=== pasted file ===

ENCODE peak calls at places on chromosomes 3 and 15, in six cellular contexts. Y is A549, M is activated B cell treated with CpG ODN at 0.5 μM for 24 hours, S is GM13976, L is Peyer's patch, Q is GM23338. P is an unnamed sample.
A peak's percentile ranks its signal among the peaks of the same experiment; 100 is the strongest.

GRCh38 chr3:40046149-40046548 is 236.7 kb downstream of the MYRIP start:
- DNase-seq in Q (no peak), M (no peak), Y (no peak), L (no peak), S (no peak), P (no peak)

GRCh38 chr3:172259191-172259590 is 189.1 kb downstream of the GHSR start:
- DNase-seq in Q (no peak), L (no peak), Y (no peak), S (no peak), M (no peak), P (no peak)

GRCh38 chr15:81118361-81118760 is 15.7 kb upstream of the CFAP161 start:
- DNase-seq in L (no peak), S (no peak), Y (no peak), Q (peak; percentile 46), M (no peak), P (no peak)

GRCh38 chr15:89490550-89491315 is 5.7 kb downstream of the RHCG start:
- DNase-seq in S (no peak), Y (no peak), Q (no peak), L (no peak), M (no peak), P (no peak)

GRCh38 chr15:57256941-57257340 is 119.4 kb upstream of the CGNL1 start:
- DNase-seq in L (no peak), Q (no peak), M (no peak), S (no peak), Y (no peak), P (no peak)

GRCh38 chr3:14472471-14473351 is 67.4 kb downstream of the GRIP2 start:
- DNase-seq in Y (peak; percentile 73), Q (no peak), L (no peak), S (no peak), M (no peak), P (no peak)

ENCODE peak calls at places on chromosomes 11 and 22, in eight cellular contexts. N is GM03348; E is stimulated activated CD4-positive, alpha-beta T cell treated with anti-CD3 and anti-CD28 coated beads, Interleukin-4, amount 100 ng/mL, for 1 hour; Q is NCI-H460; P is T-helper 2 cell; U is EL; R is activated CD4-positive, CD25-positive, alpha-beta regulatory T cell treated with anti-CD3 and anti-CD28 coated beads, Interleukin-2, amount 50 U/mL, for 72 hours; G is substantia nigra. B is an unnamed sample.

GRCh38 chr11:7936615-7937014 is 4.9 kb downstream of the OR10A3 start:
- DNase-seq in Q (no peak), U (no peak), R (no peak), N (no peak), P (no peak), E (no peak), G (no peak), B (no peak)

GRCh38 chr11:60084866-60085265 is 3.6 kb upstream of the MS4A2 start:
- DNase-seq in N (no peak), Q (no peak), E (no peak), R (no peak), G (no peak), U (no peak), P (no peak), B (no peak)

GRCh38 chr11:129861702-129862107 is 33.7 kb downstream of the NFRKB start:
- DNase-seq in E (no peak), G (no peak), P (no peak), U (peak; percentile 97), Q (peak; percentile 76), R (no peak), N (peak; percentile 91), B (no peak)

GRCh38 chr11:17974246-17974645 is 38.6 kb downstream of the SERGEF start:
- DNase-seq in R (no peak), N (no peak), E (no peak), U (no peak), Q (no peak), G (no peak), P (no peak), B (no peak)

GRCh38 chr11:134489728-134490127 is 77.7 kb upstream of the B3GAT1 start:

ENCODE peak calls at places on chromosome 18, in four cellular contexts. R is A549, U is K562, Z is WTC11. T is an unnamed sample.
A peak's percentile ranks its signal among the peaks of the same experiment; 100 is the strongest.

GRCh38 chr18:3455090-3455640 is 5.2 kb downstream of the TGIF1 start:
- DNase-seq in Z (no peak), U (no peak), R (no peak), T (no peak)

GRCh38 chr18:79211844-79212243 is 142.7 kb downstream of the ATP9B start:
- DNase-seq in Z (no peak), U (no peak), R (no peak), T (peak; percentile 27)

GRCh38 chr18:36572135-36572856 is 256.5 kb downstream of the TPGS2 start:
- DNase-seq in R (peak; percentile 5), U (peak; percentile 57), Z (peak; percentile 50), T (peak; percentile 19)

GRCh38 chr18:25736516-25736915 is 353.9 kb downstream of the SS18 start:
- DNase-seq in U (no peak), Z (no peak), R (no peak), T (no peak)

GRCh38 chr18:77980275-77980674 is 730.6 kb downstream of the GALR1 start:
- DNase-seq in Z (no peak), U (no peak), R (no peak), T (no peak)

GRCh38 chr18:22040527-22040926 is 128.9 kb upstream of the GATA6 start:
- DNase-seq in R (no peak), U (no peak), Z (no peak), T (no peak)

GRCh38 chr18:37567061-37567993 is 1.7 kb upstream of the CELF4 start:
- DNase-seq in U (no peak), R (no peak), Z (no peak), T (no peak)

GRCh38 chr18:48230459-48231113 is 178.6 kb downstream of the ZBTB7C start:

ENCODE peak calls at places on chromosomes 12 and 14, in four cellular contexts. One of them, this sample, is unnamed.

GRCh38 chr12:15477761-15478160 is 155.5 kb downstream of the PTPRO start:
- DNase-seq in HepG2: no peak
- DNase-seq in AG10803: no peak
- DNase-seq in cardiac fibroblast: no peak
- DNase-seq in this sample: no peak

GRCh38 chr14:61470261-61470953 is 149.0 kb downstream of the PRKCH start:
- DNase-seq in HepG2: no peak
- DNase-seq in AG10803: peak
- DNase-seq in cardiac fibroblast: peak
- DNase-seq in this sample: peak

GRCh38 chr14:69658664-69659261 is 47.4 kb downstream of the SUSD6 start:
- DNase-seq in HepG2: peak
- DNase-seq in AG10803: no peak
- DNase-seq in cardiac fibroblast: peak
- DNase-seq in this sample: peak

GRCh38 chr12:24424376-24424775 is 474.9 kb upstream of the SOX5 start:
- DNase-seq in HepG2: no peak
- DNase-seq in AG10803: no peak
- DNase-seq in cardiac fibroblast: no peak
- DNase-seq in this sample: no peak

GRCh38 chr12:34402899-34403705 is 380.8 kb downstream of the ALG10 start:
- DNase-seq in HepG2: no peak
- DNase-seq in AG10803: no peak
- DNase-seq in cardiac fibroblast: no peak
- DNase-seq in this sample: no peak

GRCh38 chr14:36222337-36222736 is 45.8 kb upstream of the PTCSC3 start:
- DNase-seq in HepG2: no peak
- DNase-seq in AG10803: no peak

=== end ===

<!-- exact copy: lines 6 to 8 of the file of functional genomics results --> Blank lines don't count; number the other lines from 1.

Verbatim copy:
- DNase-seq in Q (no peak), L (no peak), Y (no peak), S (no peak), M (no peak), P (no peak)

GRCh38 chr15:81118361-81118760 is 15.7 kb upstream of the CFAP161 start:
- DNase-seq in L (no peak), S (no peak), Y (no peak), Q (peak; percentile 46), M (no peak), P (no peak)